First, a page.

How To Fit Bigger Tires With Less Lift
When it comes to building late-model Wrangler vehicles for everyday street driving and regular trail use, nothing beats the proven combination of larger meats with minimal lift. Few will argue that high ground clearance and a low center of gravity are considered to be the Holy Grail in the rough. However, to achieve this arrangement, something has to give. Simply bolting on a 2- to 3-inch suspension lift may allow room for a 33-inch tire, but what if you wanted to go bigger?
Typically, one would need to add a few more inches of lift to accommodate, say, a 37. Common knowledge confirms that the factory sheetmetal limits how much flex you will get with a specific tire and lift kit, and by "factory sheetmetal" we are talking, specifically, about the front fenders. Lots of companies build tube fenders that claim to increase tire clearance on Jeep vehicles. However, it wasn't until we discovered MetalCloak, formerly Rev111, that we had the opportunity to evaluate a set with different-sized tires on our beloved project Jeep, the Teal Brute. Throughout our three-year evaluation, we received many inquiries from readers wanting to know where to get the trick-looking fenders we installed.
Unfortunately, the company that built them, Rev111, fell victim to the economic downturn in 2008, and the product was basically unavailable for a little over one year. However, in early '09 a new group of engineers bought Rev111's design and refined it further, expanding both model offerings and styling options to better suit the needs of the consumer. In addition, Metalcloak developed a product line for the Wrangler YJ as well. For this story, however, we are going to focus on the newest product in the MetalCloak portfolio: the Overline flat fender conversion for Jeep TJs. Check it out.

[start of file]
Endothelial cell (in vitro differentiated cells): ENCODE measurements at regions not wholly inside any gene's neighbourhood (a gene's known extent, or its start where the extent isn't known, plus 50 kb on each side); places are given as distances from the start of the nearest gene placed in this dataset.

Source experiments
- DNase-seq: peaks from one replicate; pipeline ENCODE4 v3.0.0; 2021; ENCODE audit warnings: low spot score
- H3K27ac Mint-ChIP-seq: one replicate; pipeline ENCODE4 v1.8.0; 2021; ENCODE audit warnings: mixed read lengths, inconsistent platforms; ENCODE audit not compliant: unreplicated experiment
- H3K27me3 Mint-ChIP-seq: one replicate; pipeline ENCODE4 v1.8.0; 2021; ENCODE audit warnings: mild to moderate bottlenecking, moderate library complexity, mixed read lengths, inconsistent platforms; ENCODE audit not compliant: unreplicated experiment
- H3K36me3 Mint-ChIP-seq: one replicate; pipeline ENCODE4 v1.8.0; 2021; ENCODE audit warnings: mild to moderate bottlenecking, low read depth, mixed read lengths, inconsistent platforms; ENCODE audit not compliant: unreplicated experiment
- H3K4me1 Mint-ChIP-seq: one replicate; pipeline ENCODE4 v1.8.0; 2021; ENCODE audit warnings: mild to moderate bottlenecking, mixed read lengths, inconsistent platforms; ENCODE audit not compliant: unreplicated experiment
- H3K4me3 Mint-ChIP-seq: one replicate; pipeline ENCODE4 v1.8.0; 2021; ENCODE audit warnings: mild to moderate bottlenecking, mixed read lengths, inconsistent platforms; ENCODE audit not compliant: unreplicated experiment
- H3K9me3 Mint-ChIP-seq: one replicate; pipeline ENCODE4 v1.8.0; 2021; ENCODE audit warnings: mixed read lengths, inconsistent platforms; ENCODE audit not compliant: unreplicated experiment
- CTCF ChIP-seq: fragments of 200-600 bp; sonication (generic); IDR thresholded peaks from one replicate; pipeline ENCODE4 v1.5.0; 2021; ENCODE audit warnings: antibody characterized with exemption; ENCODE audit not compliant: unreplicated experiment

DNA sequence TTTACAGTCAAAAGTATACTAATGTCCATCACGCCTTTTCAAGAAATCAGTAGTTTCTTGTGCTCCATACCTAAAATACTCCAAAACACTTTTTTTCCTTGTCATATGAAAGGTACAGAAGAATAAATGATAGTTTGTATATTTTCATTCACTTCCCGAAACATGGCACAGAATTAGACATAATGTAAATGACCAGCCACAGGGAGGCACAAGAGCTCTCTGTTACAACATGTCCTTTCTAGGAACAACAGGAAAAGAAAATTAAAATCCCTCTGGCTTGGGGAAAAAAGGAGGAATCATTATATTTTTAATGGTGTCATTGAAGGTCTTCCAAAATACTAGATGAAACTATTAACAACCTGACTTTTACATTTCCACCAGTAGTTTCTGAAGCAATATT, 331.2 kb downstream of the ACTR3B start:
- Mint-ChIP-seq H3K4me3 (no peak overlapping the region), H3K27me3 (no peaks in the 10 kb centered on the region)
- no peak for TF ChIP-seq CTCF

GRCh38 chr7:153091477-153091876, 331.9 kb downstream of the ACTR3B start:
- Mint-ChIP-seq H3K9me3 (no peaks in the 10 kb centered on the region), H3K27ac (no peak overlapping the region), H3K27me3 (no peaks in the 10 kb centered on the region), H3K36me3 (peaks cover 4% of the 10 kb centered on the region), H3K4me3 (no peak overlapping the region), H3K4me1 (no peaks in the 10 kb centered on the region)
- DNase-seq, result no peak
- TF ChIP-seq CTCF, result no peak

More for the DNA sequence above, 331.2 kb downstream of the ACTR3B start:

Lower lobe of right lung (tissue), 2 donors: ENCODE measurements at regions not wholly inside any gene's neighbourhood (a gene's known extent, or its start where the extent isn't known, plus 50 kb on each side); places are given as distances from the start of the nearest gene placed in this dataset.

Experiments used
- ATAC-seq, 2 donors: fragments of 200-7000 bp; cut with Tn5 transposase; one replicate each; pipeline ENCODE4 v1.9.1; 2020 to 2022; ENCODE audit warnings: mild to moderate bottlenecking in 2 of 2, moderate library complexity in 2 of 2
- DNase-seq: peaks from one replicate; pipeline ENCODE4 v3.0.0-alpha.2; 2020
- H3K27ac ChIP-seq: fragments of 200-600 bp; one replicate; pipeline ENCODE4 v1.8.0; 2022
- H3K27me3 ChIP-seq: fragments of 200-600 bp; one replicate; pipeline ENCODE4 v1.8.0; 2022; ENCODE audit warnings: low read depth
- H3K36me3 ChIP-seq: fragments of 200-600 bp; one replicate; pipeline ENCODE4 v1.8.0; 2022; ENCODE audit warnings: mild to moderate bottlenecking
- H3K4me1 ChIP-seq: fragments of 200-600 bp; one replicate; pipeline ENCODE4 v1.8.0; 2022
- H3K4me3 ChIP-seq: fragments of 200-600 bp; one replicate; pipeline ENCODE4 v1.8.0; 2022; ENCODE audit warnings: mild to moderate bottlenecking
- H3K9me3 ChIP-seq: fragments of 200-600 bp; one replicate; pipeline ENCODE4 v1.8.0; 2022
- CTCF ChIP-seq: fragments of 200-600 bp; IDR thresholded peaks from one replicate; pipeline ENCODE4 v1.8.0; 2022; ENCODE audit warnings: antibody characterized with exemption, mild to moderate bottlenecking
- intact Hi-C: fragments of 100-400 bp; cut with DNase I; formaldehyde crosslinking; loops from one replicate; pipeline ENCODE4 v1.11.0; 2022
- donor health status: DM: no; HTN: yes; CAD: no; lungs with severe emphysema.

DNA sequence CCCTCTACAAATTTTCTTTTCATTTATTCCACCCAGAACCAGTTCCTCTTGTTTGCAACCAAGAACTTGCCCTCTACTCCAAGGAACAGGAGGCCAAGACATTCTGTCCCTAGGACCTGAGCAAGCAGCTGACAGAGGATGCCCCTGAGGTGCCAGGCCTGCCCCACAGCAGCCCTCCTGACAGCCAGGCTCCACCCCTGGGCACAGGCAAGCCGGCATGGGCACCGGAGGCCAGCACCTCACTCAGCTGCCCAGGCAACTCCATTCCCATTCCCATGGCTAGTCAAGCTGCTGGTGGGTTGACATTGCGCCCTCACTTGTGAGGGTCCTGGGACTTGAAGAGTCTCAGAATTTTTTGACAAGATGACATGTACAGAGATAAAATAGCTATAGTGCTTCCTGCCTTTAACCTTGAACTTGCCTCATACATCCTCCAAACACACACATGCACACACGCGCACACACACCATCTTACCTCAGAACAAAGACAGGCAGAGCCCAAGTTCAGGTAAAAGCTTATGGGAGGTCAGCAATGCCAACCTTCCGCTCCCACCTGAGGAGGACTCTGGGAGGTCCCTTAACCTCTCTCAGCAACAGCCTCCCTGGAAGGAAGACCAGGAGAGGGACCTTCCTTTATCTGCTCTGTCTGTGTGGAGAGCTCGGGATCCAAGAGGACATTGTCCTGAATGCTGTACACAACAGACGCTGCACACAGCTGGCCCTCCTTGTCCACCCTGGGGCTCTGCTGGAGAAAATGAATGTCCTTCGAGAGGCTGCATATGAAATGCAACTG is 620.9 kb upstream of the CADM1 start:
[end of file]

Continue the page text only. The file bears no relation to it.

|Forklift Flex Test Results|
|Stock fender with 35-inch MT/R||28|
|Stock fender with 37-inch MT/R||20 1/2|
|Overline fender with 37-inch MT/R||34 1/2|
Individualized Bumpers for All
When the people at MetalCloak designed their new Jeep bumper line, they wanted to give consumers plenty of options in terms of configuration, fit, and finish. There are 300 possible combinations available currently for Jeep vehicles. We were impressed with the quality of the frame-built and bolt-together design, simplicity of installation, and uniqueness of these units. Completely interchangeable, and infinitely configurable, these bumpers are making it possible for enthusiasts to express an individualized look without the worry of seeing a duplicate on the trail.
The coolest part about the whole MetalCloak bumper program is that it is ever-evolving as the imaginative designers at MetalCloak come up with new ideas every day. These ideas are then transformed into accessories and are available in aluminum, hot-rolled steel, and stainless steel. We love that MetalCloak names each bumper configuration after the very first customer to purchase said combination, so if you've ever wanted an aftermarket part to bear your name, now you know where to go. Look for a story on our own unique build in coming months.
1. Two areas of our donor Jeep's wheelwell made contact with the tire when fully flexed. Vertically speaking, the tire rubbed the underside of the factory fender flare where it mounted to the fender. The second point of contact was found near the full right steering lock point; the contact was at the rear of the inner fenderwell, just below the battery tray. This is a common contact point for TJs. We measured the total vertical change required to reach these contact points was right around 28 inches off the ground.